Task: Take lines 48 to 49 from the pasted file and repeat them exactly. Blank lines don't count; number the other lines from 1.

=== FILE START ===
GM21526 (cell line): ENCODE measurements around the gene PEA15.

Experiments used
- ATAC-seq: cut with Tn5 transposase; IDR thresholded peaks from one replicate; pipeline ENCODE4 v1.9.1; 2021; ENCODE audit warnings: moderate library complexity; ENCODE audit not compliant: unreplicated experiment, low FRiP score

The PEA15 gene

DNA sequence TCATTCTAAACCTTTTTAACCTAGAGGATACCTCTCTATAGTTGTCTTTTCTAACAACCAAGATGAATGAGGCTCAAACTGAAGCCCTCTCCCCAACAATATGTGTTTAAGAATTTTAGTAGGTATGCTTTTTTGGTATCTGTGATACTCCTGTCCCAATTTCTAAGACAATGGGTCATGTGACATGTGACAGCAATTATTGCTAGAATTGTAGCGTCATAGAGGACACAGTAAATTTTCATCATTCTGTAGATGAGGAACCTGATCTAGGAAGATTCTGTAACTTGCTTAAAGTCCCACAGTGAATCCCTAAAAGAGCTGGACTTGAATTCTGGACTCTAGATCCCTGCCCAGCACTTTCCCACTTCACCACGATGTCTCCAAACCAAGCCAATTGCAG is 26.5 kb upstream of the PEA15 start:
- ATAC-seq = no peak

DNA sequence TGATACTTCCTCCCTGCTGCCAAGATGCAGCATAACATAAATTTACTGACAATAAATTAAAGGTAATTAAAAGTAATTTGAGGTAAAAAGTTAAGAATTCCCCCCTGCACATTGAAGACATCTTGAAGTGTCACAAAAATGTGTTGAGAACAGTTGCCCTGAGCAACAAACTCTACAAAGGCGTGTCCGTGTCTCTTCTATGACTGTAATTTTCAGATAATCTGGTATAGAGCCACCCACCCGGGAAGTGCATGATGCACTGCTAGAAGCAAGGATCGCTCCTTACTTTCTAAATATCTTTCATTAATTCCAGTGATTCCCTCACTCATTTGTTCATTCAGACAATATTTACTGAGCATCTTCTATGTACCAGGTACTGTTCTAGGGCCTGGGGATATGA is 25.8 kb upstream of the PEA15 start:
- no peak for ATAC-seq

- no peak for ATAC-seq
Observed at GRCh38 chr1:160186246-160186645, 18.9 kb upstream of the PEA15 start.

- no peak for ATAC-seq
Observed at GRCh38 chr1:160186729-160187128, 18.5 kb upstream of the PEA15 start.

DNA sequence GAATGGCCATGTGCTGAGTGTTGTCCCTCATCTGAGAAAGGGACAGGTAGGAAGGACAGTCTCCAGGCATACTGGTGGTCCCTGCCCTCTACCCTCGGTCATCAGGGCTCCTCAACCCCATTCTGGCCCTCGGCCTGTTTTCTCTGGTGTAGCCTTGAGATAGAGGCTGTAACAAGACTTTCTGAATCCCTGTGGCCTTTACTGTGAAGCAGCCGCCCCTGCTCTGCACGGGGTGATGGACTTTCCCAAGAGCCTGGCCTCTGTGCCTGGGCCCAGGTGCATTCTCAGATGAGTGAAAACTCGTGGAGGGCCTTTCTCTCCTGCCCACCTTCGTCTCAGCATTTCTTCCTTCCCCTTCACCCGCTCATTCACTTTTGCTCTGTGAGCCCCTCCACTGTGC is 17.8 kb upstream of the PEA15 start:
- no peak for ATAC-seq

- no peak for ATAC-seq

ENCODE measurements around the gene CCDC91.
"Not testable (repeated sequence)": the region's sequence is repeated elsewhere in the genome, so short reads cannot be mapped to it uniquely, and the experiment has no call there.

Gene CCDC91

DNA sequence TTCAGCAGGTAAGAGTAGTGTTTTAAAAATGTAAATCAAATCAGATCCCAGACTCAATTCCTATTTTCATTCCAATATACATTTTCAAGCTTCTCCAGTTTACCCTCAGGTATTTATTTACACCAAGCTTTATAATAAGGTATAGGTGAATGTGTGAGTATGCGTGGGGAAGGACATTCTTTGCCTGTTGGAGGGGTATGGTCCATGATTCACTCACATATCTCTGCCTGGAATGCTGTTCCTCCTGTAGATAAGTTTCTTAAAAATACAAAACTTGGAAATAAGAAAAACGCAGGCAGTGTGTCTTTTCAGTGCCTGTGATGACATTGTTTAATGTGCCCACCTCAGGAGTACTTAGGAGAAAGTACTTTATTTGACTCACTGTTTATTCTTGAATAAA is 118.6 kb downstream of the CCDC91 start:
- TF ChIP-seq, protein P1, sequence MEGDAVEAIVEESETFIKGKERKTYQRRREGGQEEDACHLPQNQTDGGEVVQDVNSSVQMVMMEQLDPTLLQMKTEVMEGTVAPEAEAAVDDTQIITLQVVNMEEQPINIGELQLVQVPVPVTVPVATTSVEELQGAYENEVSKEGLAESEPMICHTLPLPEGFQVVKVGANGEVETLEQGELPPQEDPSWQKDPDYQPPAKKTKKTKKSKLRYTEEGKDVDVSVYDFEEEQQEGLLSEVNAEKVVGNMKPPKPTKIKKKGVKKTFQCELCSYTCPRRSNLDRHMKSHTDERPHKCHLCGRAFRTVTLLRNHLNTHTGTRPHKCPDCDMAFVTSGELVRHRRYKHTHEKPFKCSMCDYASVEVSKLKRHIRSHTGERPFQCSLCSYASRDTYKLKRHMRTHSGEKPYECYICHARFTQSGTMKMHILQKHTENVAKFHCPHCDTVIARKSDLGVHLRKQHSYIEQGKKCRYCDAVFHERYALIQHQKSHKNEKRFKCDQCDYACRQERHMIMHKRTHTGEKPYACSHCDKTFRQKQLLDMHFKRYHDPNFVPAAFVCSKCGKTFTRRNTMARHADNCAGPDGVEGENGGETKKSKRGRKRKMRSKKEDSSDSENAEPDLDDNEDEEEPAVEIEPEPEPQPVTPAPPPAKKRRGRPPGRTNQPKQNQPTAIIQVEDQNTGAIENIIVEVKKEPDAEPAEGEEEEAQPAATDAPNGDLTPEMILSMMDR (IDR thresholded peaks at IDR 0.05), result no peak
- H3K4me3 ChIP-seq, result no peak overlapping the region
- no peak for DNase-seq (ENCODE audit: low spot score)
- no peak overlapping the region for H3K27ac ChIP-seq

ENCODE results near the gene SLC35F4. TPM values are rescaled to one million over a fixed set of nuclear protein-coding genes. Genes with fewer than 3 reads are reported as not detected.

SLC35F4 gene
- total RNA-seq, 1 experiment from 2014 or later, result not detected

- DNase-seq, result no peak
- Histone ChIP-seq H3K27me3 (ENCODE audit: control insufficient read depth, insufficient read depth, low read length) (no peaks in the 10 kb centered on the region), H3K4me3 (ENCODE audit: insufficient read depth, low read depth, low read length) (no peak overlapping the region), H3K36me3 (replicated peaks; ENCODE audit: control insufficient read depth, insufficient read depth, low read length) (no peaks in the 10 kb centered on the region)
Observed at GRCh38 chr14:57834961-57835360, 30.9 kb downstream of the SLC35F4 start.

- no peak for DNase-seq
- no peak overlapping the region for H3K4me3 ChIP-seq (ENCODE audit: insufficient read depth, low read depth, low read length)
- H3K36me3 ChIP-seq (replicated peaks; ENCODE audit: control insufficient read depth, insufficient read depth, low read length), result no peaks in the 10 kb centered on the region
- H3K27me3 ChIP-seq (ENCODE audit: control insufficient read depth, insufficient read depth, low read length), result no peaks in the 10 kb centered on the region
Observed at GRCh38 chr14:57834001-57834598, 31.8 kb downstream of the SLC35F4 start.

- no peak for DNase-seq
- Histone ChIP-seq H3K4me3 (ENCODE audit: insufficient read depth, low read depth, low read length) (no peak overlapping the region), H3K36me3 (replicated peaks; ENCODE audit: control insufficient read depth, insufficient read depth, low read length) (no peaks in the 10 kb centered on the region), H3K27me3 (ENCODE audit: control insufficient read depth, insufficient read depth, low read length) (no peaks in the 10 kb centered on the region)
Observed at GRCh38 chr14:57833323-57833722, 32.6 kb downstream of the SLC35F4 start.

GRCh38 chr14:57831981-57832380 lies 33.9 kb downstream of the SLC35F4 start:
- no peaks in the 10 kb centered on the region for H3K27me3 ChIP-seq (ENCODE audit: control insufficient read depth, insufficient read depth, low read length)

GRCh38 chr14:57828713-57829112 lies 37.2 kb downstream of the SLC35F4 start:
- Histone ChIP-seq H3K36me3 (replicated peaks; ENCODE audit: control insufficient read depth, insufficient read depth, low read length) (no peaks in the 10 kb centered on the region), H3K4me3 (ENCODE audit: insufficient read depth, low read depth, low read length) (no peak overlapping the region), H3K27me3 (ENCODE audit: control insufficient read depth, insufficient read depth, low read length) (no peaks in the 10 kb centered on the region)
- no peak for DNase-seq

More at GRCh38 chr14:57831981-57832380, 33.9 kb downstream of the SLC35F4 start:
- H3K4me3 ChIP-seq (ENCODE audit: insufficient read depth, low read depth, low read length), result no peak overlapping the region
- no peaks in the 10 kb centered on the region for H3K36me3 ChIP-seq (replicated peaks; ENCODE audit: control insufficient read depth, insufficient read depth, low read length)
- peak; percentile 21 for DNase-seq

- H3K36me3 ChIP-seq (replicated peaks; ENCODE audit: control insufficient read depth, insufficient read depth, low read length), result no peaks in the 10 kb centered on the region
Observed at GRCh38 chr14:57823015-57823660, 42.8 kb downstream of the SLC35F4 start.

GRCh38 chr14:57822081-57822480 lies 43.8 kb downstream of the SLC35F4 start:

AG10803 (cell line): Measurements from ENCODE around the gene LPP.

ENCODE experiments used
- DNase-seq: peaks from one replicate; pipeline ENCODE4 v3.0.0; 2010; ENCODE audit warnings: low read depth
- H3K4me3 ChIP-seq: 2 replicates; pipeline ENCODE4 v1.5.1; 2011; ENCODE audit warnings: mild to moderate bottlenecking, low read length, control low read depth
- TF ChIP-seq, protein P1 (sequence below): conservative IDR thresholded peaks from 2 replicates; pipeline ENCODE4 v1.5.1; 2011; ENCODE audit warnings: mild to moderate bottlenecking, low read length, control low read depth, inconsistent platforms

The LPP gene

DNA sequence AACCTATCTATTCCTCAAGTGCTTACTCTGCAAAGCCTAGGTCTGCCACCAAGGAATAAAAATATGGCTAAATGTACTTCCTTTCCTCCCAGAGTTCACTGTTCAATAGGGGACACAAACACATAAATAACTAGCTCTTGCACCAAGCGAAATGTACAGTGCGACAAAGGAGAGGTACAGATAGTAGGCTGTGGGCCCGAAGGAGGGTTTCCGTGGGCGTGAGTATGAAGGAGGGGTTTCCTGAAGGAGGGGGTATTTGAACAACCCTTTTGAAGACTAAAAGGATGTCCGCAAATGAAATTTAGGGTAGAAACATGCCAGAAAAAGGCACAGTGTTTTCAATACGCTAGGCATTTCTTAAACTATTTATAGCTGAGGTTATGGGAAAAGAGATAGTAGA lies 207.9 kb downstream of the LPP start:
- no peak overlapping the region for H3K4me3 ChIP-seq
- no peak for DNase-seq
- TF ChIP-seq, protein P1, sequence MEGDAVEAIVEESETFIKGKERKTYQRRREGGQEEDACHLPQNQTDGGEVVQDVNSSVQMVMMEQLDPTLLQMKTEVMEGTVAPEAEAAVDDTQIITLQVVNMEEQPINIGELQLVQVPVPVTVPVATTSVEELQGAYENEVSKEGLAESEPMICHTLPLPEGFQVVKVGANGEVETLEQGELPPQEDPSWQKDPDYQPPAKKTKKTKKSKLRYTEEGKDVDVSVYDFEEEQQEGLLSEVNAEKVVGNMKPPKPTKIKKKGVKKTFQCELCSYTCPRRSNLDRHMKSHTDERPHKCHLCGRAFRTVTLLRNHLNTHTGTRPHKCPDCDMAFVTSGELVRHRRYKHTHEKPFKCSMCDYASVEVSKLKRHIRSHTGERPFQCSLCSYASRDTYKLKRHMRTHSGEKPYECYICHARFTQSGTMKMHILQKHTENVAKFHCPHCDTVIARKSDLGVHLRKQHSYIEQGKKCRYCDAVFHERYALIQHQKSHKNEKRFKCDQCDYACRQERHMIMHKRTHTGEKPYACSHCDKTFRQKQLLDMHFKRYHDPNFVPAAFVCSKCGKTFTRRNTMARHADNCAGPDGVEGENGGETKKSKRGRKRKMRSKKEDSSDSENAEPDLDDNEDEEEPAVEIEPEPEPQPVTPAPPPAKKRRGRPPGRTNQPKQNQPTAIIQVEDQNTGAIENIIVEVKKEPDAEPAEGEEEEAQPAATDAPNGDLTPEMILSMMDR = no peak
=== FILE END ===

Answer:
Observed at GRCh38 chr14:57823015-57823660, 42.8 kb downstream of the SLC35F4 start.

GRCh38 chr14:57822081-57822480 lies 43.8 kb downstream of the SLC35F4 start: